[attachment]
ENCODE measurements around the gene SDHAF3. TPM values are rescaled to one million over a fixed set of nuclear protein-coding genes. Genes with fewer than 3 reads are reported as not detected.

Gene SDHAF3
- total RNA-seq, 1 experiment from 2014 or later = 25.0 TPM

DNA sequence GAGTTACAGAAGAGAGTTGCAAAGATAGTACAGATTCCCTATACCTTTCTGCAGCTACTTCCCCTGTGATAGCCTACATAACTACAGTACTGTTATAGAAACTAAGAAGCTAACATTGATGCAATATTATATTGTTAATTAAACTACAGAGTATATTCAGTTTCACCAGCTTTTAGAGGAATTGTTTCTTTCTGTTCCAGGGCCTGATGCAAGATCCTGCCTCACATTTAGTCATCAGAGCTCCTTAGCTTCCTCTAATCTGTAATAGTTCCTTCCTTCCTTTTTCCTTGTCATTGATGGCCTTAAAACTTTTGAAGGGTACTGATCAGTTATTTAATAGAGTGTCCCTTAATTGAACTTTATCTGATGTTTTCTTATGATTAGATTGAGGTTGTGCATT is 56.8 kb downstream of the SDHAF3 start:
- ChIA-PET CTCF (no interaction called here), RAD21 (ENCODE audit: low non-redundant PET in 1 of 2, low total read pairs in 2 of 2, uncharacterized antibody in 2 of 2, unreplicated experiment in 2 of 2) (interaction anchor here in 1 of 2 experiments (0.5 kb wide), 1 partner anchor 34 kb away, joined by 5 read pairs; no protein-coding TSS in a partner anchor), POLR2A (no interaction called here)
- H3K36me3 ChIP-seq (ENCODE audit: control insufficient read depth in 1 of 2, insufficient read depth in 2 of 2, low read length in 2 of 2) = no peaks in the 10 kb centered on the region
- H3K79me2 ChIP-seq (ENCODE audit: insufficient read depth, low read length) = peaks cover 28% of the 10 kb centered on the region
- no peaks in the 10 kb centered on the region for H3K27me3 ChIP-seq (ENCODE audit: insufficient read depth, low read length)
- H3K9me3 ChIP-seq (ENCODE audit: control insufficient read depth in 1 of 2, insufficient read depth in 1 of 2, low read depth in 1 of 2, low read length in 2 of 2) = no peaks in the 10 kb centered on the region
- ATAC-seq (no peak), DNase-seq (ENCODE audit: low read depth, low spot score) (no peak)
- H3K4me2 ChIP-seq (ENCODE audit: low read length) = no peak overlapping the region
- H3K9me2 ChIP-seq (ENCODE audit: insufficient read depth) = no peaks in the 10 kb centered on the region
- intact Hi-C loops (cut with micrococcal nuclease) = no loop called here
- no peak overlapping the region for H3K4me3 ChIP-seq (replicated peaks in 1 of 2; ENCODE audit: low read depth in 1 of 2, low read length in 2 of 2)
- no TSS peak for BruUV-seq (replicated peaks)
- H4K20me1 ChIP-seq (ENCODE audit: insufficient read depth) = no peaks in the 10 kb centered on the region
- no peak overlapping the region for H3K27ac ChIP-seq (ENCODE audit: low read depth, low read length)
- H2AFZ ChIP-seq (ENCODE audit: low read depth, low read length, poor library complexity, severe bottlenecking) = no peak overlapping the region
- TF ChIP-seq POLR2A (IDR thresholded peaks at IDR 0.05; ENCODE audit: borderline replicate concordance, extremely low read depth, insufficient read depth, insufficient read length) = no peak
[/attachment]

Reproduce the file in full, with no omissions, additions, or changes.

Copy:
ENCODE measurements around the gene SDHAF3. TPM values are rescaled to one million over a fixed set of nuclear protein-coding genes. Genes with fewer than 3 reads are reported as not detected.

Gene SDHAF3
- total RNA-seq, 1 experiment from 2014 or later = 25.0 TPM

DNA sequence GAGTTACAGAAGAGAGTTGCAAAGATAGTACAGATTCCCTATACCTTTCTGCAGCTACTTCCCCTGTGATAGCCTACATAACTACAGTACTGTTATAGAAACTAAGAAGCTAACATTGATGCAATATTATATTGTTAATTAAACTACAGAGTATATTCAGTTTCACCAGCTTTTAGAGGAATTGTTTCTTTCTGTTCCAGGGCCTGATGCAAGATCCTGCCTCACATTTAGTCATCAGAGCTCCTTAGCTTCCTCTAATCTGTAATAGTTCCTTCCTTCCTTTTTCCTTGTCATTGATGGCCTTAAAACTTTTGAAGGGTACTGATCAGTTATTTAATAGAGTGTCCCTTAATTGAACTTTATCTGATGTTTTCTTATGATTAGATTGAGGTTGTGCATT is 56.8 kb downstream of the SDHAF3 start:
- ChIA-PET CTCF (no interaction called here), RAD21 (ENCODE audit: low non-redundant PET in 1 of 2, low total read pairs in 2 of 2, uncharacterized antibody in 2 of 2, unreplicated experiment in 2 of 2) (interaction anchor here in 1 of 2 experiments (0.5 kb wide), 1 partner anchor 34 kb away, joined by 5 read pairs; no protein-coding TSS in a partner anchor), POLR2A (no interaction called here)
- H3K36me3 ChIP-seq (ENCODE audit: control insufficient read depth in 1 of 2, insufficient read depth in 2 of 2, low read length in 2 of 2) = no peaks in the 10 kb centered on the region
- H3K79me2 ChIP-seq (ENCODE audit: insufficient read depth, low read length) = peaks cover 28% of the 10 kb centered on the region
- no peaks in the 10 kb centered on the region for H3K27me3 ChIP-seq (ENCODE audit: insufficient read depth, low read length)
- H3K9me3 ChIP-seq (ENCODE audit: control insufficient read depth in 1 of 2, insufficient read depth in 1 of 2, low read depth in 1 of 2, low read length in 2 of 2) = no peaks in the 10 kb centered on the region
- ATAC-seq (no peak), DNase-seq (ENCODE audit: low read depth, low spot score) (no peak)
- H3K4me2 ChIP-seq (ENCODE audit: low read length) = no peak overlapping the region
- H3K9me2 ChIP-seq (ENCODE audit: insufficient read depth) = no peaks in the 10 kb centered on the region
- intact Hi-C loops (cut with micrococcal nuclease) = no loop called here
- no peak overlapping the region for H3K4me3 ChIP-seq (replicated peaks in 1 of 2; ENCODE audit: low read depth in 1 of 2, low read length in 2 of 2)
- no TSS peak for BruUV-seq (replicated peaks)
- H4K20me1 ChIP-seq (ENCODE audit: insufficient read depth) = no peaks in the 10 kb centered on the region
- no peak overlapping the region for H3K27ac ChIP-seq (ENCODE audit: low read depth, low read length)
- H2AFZ ChIP-seq (ENCODE audit: low read depth, low read length, poor library complexity, severe bottlenecking) = no peak overlapping the region
- TF ChIP-seq POLR2A (IDR thresholded peaks at IDR 0.05; ENCODE audit: borderline replicate concordance, extremely low read depth, insufficient read depth, insufficient read length) = no peak